background preloader

Earlychildhood NEWS - Article Reading Center

Earlychildhood NEWS - Article Reading Center
We are always looking for the magic bullet, something that will solve all our problems. And, today this magic bullet for education is technology. It will solve all our problems! It will increase academic skills, reduce dropout rates, eliminate the racial divide in academic performance, and increase SAT scores. And it will make the lives of teachers easier. Well, it may not accomplish all of these goals, but educational technology does have a place in early childhood. Are Computers Developmentally Appropriate? To evaluate whether computers are developmentally appropriate for children over age three, we need to determine the developmental needs of these children. Howard Gardner has shown that young children exhibit a diversity of learning styles, and that the optimum way for many children to learn is not the traditional teacher-directed, verbal approach (, 1987). 1. 2. 3. 4. 5. 6. This approach cannot be implemented with only one computer in the classroom. ReferencesElkind, D. (1998). Related:  gracepepicelli

Using Technology in the Early Childhood Classroom By Kimberly Moore Kneas, Ph.D. and Bruce D. Perry, M.D., Ph.D. Early Childhood Today: Are young children's brains (ages three through six) well suited to the use of technology? (We define technology as children using cameras, computers, tape recorders and video cameras in classroom projects.) If so, how? Are some forms of technology better than others for these specific age levels? Dr. I see technology doing the same things today. Modern technologies are very powerful because they rely on one of the most powerful genetic biases we do have — the preference for visually presented information. The problem with this is that many of the modern technologies are very passive. Sitting young children in front of a television for hours also prevents that child from having hours of other developmental experiences. On the other hand there are many positive qualities to modern technologies. Dr. Back to top Dr. I think that balance and timing are the keys to healthy development. Dr. Dr. Dr. Dr.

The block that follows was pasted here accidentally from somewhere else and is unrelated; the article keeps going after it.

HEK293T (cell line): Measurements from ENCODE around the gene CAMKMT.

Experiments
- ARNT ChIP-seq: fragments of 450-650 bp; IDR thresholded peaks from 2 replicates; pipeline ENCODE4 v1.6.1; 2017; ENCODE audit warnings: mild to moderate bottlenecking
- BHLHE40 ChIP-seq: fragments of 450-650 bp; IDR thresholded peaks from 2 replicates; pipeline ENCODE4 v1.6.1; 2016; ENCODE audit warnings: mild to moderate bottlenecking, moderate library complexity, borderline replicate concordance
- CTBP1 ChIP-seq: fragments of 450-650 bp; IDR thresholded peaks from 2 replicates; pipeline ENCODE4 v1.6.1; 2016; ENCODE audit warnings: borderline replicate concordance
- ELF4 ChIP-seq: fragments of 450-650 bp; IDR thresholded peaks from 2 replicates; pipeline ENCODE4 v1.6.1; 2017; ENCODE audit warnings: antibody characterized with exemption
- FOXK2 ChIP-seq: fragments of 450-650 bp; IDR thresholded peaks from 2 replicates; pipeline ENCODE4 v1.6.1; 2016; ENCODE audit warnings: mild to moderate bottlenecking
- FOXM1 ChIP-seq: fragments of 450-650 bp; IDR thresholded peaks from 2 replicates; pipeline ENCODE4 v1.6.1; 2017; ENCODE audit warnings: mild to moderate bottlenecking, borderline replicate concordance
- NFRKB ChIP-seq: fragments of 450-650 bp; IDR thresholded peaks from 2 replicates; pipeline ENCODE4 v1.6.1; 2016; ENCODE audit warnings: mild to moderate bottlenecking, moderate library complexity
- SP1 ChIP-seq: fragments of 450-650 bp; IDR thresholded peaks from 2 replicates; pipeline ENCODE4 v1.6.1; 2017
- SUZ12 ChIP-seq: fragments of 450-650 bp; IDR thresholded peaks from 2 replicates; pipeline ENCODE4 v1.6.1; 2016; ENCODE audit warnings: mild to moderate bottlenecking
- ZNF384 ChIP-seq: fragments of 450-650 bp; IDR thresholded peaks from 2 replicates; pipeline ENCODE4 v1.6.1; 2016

Australia: Average 6.4 screens per home March 29, 2017 The Q4 (October-December) 2016 Australian Multi-Screen Report – from Regional TAM, OzTAM and Nielsen – continues to document how growing content, platform and screen choices have caused a gradual shift in the way consumers apportion their viewing across devices. Australians are voracious consumers of broadcast TV and other video, and as of Q4 2016 had a dizzying array of options by which to do so. While there is much discussion about television’s place in today’s screen mix, several trends are clear: More screens. On average Australians watch 2 hours and 39 minutes (2:39) of broadcast TV each day, or 81:18 per month. The TV set is not just for TV any more. This means 28 per cent of the time people now spend with their TV sets goes to something other than watching live TV or playing back broadcast TV channel content within 28 days – and partially explains why Australians on average now watch 31 fewer minutes of live and playback TV per day than they did in Q4 2010. Dialogue on Early Childhood Science, Mathematics, and Technology Education Perspectives Early Childhood Education in Science, Mathematics, and Technology: An NSTA Perspective Fred Johnson The National Science Teachers Association (NSTA) believes two issues must be considered regarding early childhood education. Current research on brain development emphasizes the importance of early stimulation in developing brain connections from birth. “Learning windows”—optimal times for learning at particular developmental stages—should be used to enhance understanding of science, mathematics, and technology in young children. Piaget’s theory of cognitive development was created in the 1920s, long before access to medical imaging technology and current brain research was available. Research on children’s motivation to learn and their underachievement reveals that young children are full of curiosity and a passion for learning (Raffini 1993). Financing issues are always a concern. References Clark, J.